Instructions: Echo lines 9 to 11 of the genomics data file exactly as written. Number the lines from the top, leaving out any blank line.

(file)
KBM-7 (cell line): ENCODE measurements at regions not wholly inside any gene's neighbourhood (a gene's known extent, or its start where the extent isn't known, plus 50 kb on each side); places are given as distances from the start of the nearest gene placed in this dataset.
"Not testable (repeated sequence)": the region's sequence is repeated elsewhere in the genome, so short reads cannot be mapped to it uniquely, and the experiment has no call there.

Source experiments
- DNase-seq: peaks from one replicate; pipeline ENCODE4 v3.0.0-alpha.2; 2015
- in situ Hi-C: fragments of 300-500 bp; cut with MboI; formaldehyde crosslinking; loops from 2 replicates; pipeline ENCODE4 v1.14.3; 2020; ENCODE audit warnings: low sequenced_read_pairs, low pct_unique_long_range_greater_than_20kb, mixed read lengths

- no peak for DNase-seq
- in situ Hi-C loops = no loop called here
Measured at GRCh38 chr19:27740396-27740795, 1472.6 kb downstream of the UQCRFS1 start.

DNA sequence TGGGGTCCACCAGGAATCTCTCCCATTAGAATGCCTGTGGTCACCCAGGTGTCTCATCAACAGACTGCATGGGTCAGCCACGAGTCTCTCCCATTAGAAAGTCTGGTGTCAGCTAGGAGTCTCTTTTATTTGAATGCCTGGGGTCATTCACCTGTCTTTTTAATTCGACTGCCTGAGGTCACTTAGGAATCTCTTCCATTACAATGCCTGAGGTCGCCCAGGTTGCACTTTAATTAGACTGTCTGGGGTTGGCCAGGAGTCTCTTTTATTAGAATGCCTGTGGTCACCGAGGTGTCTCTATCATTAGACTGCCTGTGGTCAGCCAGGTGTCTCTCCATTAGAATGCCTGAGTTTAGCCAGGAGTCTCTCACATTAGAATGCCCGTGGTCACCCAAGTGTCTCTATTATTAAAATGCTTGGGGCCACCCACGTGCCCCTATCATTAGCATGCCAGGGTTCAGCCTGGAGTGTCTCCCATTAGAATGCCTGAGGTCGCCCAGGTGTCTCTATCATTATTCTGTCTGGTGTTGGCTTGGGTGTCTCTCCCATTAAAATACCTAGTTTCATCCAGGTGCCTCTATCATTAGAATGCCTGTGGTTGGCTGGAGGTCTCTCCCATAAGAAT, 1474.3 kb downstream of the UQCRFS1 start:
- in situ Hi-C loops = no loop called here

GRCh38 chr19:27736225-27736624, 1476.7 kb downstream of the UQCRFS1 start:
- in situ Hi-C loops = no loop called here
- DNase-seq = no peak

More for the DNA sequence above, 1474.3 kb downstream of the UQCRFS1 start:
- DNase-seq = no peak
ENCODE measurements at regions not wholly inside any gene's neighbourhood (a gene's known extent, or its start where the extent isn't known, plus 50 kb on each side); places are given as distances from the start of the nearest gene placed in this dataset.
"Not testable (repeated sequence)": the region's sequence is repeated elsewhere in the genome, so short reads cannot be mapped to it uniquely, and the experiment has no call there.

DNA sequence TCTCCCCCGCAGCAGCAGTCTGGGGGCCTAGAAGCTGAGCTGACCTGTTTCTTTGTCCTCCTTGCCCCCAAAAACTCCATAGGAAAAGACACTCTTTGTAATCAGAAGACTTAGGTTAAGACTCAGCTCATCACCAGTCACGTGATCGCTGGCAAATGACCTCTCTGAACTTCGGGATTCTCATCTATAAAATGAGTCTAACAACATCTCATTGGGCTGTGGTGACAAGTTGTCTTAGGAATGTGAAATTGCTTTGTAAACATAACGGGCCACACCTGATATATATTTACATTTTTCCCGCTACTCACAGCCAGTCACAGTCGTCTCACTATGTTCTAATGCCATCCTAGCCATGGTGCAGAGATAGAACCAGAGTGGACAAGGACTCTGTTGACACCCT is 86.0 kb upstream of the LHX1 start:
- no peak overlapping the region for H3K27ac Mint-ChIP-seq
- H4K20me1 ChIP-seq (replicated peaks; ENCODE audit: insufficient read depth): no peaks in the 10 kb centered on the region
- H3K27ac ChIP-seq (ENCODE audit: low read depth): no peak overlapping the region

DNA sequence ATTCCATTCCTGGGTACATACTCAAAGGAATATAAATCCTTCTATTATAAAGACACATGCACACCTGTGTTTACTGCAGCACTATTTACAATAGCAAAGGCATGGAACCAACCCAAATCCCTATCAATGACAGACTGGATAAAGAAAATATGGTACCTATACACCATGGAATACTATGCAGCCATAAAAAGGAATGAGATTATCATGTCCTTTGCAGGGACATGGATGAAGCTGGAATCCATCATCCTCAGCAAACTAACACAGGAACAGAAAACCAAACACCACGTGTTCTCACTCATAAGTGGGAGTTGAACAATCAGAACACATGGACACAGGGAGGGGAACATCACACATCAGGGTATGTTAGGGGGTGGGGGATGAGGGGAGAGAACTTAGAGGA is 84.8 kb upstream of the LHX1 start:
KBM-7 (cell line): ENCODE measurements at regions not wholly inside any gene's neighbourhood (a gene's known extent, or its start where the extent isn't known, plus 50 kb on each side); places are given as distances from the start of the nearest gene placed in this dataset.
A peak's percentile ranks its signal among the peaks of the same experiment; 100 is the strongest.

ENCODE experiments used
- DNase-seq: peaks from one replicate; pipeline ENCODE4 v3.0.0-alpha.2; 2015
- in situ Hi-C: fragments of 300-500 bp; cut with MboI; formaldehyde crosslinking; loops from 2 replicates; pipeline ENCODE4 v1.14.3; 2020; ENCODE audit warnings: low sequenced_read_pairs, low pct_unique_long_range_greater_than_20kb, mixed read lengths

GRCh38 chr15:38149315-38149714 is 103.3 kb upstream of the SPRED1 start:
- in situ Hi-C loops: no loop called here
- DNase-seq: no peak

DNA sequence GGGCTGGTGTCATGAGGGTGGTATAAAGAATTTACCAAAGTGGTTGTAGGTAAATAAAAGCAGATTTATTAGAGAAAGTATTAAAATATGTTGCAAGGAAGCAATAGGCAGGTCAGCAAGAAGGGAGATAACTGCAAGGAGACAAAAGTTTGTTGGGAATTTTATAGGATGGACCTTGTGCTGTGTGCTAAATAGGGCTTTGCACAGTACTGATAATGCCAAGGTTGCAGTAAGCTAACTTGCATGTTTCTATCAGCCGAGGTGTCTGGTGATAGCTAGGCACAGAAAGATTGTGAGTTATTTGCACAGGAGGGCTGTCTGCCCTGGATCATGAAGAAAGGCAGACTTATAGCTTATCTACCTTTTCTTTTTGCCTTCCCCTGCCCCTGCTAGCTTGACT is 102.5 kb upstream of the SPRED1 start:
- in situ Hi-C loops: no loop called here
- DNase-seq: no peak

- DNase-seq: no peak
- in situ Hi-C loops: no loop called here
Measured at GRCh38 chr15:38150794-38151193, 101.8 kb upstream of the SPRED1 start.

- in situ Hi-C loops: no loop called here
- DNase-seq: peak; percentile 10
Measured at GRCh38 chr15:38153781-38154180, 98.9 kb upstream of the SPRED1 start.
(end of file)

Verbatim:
DNA sequence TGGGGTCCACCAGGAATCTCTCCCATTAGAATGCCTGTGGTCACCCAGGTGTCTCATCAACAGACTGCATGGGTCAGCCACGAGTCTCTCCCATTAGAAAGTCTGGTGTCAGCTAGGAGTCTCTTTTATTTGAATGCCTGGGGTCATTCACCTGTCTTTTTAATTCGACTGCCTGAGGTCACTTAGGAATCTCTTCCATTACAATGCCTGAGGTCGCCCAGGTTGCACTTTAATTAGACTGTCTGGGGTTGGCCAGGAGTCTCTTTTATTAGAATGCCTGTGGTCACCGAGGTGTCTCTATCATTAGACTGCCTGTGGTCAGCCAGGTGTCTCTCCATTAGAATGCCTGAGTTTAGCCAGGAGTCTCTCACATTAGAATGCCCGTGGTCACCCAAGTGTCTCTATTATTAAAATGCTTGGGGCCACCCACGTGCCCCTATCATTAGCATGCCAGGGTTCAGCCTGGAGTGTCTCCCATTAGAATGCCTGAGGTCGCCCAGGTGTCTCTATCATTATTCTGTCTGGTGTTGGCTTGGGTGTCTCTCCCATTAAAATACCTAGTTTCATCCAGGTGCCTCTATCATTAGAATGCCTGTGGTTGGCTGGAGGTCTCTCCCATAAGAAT, 1474.3 kb downstream of the UQCRFS1 start:
- in situ Hi-C loops = no loop called here

GRCh38 chr19:27736225-27736624, 1476.7 kb downstream of the UQCRFS1 start: